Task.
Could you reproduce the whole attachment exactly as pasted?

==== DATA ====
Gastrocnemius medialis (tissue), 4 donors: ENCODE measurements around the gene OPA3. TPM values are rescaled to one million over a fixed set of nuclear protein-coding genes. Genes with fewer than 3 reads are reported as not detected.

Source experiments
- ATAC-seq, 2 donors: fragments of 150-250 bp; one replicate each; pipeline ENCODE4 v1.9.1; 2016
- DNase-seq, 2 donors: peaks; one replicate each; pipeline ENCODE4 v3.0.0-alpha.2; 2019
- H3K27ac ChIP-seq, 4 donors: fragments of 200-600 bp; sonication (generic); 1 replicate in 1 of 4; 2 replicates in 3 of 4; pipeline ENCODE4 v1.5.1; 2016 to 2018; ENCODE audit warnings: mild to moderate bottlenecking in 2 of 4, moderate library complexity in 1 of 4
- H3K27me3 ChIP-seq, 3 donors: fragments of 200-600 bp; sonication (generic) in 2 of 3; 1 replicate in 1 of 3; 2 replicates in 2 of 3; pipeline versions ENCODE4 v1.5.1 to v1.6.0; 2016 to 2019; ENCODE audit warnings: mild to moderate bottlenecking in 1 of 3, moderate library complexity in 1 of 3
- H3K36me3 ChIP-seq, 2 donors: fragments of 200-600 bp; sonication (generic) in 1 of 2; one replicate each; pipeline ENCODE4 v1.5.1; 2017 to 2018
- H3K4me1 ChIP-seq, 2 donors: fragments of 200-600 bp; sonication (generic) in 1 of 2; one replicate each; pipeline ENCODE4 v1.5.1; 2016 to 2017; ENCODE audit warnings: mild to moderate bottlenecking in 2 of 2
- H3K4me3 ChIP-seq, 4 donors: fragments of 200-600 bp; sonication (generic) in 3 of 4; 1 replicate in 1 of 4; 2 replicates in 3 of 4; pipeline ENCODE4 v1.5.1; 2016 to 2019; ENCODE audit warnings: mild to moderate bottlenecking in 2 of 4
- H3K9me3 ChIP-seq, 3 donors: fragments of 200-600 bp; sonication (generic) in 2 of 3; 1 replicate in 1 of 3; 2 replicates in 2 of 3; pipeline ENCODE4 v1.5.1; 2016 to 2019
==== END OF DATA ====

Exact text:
Gastrocnemius medialis (tissue), 4 donors: ENCODE measurements around the gene OPA3. TPM values are rescaled to one million over a fixed set of nuclear protein-coding genes. Genes with fewer than 3 reads are reported as not detected.

Source experiments
- ATAC-seq, 2 donors: fragments of 150-250 bp; one replicate each; pipeline ENCODE4 v1.9.1; 2016
- DNase-seq, 2 donors: peaks; one replicate each; pipeline ENCODE4 v3.0.0-alpha.2; 2019
- H3K27ac ChIP-seq, 4 donors: fragments of 200-600 bp; sonication (generic); 1 replicate in 1 of 4; 2 replicates in 3 of 4; pipeline ENCODE4 v1.5.1; 2016 to 2018; ENCODE audit warnings: mild to moderate bottlenecking in 2 of 4, moderate library complexity in 1 of 4
- H3K27me3 ChIP-seq, 3 donors: fragments of 200-600 bp; sonication (generic) in 2 of 3; 1 replicate in 1 of 3; 2 replicates in 2 of 3; pipeline versions ENCODE4 v1.5.1 to v1.6.0; 2016 to 2019; ENCODE audit warnings: mild to moderate bottlenecking in 1 of 3, moderate library complexity in 1 of 3
- H3K36me3 ChIP-seq, 2 donors: fragments of 200-600 bp; sonication (generic) in 1 of 2; one replicate each; pipeline ENCODE4 v1.5.1; 2017 to 2018
- H3K4me1 ChIP-seq, 2 donors: fragments of 200-600 bp; sonication (generic) in 1 of 2; one replicate each; pipeline ENCODE4 v1.5.1; 2016 to 2017; ENCODE audit warnings: mild to moderate bottlenecking in 2 of 2
- H3K4me3 ChIP-seq, 4 donors: fragments of 200-600 bp; sonication (generic) in 3 of 4; 1 replicate in 1 of 4; 2 replicates in 3 of 4; pipeline ENCODE4 v1.5.1; 2016 to 2019; ENCODE audit warnings: mild to moderate bottlenecking in 2 of 4
- H3K9me3 ChIP-seq, 3 donors: fragments of 200-600 bp; sonication (generic) in 2 of 3; 1 replicate in 1 of 3; 2 replicates in 2 of 3; pipeline ENCODE4 v1.5.1; 2016 to 2019